TAMPA, Fla. — When Mitt Romney stands before the Republican National Convention and the nation Thursday night, he has to come across as both old Mitt and new Mitt.
Before he started his presidential journey five years ago, Romney was regarded as an easy conversationalist and collegial guy. Since then, he’s come off as cautious, perfectly pressed and prepared, a man who can make even a moment such as his “surprise” embrace of his wife on the convention stage after her speech Tuesday seem cold and scripted.
Romney’s mission is to appear as warm as his wife painted him in her address that evening. He needs to slay the image that Democrats have been crafting for months – and he’s inadvertently helped along – that he’s an insensitive, out-of-touch business executive with little feel for the plight of those who aren’t in his economic or social class.
The pre-campaign Romney enjoyed engaging others, even having fun at his own expense. In 2004, he broke into song with the Kingston Trio when he was introducing a new kind of transit-system fare card in downtown Boston. They sang “Charlie on the MTA,’’ a tale of a man who never returned from a trip on the system because he couldn’t afford the “one more nickel” he needed to exit. Three years later, Romney spent the first 10 minutes of a McClatchy interview happily talking about American Motors cars from the 1960s.
But the candidate on the stump in 2008 and in recent months has been unusually careful, his words measured, his tone serious and even solemn. Efforts at candor have produced odd-sounding observations that stand out all the more against the focus-tested campaign boilerplate. “The trees are the right height,” he said on one trip this year to his native Michigan. “The streets are just right.”
Chances are Romney will be tightly scripted Thursday, as he faces the same kind of challenge that historically confronts presidential candidates: Their convention speeches are their unfiltered introductions to the American people, the chance to leave voters with the unwavering impression that they’re ready and qualified to be the president of the United States.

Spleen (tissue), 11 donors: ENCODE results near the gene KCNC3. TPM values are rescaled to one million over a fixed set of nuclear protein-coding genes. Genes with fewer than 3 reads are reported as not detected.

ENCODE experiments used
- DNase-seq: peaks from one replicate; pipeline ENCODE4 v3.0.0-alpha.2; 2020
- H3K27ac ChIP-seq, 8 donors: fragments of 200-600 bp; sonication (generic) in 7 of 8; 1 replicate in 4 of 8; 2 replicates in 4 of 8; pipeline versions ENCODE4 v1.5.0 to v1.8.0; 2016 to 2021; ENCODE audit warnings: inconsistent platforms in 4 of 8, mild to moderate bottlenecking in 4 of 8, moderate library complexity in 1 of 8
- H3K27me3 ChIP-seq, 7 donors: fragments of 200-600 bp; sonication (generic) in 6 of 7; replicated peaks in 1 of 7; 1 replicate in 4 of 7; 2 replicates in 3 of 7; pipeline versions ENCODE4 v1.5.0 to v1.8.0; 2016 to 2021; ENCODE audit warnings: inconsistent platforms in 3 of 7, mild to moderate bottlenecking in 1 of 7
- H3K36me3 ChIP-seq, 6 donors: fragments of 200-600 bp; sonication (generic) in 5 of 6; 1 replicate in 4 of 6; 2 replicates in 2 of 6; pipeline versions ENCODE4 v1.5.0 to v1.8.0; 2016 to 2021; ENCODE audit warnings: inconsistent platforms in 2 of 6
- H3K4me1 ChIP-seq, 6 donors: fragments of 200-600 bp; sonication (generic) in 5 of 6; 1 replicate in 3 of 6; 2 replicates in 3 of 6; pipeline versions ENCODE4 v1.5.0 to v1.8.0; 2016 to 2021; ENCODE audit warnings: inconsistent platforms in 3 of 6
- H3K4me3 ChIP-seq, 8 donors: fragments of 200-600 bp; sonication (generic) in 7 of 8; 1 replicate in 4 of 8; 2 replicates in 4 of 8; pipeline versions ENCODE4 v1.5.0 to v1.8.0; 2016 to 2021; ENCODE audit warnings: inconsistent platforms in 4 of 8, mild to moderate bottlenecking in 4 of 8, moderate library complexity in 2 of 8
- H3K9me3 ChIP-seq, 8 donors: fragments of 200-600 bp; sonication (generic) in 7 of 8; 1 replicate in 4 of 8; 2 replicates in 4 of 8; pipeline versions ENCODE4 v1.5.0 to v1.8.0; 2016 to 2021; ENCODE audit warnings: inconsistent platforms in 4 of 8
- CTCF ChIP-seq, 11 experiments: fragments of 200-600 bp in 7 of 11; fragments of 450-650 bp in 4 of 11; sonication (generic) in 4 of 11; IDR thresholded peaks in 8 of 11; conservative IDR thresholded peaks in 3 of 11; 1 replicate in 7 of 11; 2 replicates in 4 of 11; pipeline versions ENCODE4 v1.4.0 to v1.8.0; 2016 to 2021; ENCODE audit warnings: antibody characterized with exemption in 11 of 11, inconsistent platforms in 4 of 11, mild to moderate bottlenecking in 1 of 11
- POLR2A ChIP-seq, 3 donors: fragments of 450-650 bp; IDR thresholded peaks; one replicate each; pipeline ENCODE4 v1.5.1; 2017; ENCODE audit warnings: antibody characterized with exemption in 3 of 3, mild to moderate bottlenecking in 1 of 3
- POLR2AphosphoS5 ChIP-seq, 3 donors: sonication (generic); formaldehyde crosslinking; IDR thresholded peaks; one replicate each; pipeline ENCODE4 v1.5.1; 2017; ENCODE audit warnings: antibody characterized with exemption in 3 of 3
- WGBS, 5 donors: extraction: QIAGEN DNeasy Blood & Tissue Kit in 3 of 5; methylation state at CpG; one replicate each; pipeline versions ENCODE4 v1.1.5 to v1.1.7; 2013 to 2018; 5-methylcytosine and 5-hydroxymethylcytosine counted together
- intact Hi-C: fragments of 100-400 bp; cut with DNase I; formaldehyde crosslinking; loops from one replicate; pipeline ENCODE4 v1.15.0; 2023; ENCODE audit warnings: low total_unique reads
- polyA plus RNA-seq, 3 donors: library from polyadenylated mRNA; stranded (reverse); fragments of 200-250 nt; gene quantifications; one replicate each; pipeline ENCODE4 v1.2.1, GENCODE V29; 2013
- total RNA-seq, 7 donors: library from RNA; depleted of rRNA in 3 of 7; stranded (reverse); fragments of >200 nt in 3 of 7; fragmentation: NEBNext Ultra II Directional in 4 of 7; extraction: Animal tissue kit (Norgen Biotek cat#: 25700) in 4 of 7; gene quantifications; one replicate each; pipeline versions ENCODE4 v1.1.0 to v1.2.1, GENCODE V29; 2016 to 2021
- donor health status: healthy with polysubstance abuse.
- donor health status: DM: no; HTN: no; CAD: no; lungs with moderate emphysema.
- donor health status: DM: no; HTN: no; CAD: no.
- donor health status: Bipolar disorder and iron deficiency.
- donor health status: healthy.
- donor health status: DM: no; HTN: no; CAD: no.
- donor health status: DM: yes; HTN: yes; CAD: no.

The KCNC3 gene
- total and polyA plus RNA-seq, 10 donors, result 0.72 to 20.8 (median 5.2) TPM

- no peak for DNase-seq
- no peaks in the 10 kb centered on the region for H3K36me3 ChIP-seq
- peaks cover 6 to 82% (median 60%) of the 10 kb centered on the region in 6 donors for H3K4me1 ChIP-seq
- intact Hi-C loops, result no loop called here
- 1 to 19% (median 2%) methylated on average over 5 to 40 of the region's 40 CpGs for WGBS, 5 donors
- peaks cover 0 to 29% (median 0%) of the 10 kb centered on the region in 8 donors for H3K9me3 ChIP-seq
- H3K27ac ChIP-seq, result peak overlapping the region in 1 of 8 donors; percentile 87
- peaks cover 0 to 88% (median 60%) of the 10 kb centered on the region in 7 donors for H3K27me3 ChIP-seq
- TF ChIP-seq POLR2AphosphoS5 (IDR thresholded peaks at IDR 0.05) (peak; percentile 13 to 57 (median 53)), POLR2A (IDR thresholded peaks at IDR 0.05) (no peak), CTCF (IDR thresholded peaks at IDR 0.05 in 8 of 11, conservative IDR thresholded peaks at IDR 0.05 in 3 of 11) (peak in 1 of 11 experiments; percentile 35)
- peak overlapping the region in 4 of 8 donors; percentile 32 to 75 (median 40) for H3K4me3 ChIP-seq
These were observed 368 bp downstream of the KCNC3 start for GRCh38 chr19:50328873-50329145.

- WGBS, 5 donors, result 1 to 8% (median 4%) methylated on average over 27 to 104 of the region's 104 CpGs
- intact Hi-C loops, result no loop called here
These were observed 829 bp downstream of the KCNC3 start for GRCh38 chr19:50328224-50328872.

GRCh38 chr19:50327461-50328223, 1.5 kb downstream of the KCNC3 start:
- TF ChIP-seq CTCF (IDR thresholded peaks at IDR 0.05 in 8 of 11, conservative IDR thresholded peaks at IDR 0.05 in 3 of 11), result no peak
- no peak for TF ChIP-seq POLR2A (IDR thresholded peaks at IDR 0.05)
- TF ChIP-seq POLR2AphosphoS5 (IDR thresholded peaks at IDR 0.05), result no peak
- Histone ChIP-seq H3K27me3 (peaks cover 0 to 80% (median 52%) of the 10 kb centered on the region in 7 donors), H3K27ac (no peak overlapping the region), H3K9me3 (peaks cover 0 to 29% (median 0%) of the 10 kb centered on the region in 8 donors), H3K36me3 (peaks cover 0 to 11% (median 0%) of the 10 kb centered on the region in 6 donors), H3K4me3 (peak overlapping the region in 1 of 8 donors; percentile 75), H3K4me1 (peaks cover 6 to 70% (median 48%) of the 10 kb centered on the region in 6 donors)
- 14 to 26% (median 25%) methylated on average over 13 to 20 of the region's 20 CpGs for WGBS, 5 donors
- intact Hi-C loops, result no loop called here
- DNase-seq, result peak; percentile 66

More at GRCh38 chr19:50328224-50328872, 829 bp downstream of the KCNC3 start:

At the same time, though, they have to evoke enough empathy to make those same voters think that they understand and care about them.
“Make a strong, powerful speech, but show your personal side,’’ veteran Republican consultant Bill Dal Col said.
“Look competent but human,’’ added Tobe Berkovitz, a former Boston-based Democratic media consultant.
Looks aren’t a problem. Fit, handsome, graying at the temples, Romney is a stage-ready vision of a president. "If you were casting a movie, you’d pick him because he looks the part," said Sal Russo, a veteran Republican political consultant.
The words have to match the look. He has to be both visionary and precise. Romney has been criticized at times on the stump for being corny with his expressions of patriotism. He likes to quote – and sometimes sing – “America the Beautiful.’’
Romney’s speeches often list what he sees as failures of the Obama administration. Earlier this month, he told a Chillicothe, Ohio, audience, “You have not been forgotten. We will not leave you behind." He segued to his own policy discussions by saying, "It wasn’t supposed to be this way."
Romney usually charges that Obama doesn’t understand how to manage an economy, and he offers general policy points, He’ll probably detail his plan to reduce federal spending to 20 percent of the economy by the end of his first term – it’s now about 24 percent – and reduce income-tax rates 20 percent across the board.
He’ll likely wrap it in a philosophy that asks, as he did in Ohio, questions such as “Do you want a president who honors your right to pursue happiness, not as government commands, but as you choose? Do you want a president who will celebrate success, not attack it?”
But Romney is running for president, not just chief executive officer. He “needs to explain what kind of person he really is,’’ said Douglas Scamman, a friend from Stratham, N.H., who’s a former speaker of the House of Representatives in that state. “He’s proven all his life he’s willing and eager to help people. He needs to explain that.”
He hoped that Romney would recall his days in France as a missionary, or the 1996 effort to find the 14-year-old daughter of Robert Gay, a partner at Bain Capital, the Boston firm that Romney co-founded.
She disappeared after attending a rave party in New York. Bain virtually shut down while employees joined the search; the daughter was found safe after a teenage boy alerted authorities to her whereabouts.
The most important thing Romney can do, his friends and associates said, is to tell stories like this, and be himself. Don’t try to be like Ronald Reagan or Barack Obama, just play to his strengths.
As Dal Col put it, “People need to see him as engaging and sensible, as opposed to being a businessman.’’
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